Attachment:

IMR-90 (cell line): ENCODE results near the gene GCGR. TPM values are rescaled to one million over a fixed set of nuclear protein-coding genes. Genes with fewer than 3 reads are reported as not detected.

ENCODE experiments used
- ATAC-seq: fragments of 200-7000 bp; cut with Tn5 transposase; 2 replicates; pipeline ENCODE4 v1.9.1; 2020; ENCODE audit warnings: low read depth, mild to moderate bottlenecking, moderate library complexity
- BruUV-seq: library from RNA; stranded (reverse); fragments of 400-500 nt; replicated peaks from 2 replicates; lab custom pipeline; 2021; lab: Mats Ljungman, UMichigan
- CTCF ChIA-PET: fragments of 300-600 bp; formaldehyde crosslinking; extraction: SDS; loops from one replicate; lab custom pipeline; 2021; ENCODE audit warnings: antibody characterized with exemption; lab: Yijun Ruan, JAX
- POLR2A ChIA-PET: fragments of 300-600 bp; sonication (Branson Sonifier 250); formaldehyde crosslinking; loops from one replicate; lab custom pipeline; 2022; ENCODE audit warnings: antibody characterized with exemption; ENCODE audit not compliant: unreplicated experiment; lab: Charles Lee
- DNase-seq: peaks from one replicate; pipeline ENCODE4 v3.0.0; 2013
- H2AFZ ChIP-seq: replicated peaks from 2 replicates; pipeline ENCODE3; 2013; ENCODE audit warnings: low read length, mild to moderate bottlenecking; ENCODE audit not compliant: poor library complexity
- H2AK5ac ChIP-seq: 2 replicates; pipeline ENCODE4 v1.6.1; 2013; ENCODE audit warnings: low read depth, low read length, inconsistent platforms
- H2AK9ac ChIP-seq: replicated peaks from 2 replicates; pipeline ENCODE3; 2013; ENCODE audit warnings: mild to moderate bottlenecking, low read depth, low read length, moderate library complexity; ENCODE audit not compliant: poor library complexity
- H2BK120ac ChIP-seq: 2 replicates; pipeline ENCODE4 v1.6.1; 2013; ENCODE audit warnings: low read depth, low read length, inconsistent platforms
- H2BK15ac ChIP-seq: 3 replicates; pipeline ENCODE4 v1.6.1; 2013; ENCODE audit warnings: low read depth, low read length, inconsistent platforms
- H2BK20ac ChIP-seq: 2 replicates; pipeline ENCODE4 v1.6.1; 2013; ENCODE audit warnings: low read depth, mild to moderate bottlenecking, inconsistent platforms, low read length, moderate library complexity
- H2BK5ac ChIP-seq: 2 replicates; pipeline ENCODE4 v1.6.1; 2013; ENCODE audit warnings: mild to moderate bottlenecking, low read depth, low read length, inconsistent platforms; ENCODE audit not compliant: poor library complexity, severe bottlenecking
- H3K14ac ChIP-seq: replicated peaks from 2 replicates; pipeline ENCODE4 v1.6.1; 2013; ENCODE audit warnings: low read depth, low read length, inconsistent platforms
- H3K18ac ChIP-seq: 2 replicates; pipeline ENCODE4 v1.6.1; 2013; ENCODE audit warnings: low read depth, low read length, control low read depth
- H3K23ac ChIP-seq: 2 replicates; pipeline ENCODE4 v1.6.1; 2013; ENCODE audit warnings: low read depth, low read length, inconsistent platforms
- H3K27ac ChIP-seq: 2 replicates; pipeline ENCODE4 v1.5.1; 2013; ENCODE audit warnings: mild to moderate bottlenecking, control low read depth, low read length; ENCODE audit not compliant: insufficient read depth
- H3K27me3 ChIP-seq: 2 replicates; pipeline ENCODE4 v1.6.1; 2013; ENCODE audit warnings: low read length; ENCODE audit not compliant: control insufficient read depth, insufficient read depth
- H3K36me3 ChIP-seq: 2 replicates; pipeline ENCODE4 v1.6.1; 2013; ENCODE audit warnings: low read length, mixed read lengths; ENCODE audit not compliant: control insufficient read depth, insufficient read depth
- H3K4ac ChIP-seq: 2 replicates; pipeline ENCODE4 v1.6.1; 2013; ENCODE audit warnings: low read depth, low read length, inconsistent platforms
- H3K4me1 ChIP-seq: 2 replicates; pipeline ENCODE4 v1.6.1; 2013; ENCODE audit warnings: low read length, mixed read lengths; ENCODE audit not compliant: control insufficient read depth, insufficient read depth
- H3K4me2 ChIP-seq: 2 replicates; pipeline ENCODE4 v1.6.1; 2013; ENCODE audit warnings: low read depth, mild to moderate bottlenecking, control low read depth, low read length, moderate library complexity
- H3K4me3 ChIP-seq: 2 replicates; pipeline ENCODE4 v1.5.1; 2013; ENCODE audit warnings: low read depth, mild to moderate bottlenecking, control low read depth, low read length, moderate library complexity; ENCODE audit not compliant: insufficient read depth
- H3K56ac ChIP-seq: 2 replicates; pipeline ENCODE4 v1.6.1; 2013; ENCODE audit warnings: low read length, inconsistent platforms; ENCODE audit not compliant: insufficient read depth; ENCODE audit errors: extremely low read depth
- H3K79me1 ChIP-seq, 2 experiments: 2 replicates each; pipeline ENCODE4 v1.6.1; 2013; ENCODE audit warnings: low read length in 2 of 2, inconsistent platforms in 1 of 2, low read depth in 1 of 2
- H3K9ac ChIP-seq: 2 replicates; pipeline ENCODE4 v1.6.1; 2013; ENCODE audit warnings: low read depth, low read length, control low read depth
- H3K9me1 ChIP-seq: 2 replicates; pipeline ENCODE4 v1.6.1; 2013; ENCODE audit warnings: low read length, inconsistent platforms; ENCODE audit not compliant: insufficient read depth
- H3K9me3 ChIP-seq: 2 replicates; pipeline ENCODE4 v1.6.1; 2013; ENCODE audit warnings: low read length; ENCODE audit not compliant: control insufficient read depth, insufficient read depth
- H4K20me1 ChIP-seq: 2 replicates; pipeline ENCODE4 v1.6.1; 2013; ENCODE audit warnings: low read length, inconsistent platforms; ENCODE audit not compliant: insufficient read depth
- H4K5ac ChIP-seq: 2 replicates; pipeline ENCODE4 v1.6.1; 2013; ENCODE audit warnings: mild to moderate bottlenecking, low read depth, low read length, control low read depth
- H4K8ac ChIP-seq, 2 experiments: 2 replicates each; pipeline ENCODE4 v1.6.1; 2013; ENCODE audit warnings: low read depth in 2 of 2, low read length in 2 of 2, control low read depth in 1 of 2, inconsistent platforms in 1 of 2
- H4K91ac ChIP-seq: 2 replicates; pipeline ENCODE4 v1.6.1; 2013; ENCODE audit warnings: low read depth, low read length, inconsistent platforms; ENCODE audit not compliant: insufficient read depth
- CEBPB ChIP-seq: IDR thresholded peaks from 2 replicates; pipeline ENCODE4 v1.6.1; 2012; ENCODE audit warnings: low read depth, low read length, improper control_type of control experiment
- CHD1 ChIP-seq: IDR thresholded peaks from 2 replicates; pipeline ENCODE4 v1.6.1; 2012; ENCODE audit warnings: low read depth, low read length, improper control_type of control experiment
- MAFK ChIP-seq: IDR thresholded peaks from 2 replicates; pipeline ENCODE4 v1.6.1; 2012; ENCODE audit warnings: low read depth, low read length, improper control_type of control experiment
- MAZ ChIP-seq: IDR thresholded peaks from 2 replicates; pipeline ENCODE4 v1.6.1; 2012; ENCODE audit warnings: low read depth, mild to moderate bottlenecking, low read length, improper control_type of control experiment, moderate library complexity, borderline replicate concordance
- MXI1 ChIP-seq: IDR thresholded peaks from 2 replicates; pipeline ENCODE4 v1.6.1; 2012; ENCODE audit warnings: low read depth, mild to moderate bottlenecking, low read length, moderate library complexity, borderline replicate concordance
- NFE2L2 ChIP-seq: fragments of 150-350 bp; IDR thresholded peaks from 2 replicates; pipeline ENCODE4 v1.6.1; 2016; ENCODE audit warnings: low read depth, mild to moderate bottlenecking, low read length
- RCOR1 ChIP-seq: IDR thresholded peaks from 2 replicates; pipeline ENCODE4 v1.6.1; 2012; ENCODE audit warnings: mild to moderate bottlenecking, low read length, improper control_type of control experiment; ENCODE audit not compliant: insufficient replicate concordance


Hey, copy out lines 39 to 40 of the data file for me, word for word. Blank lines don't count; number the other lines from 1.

- NFE2L2 ChIP-seq: fragments of 150-350 bp; IDR thresholded peaks from 2 replicates; pipeline ENCODE4 v1.6.1; 2016; ENCODE audit warnings: low read depth, mild to moderate bottlenecking, low read length
- RCOR1 ChIP-seq: IDR thresholded peaks from 2 replicates; pipeline ENCODE4 v1.6.1; 2012; ENCODE audit warnings: mild to moderate bottlenecking, low read length, improper control_type of control experiment; ENCODE audit not compliant: insufficient replicate concordance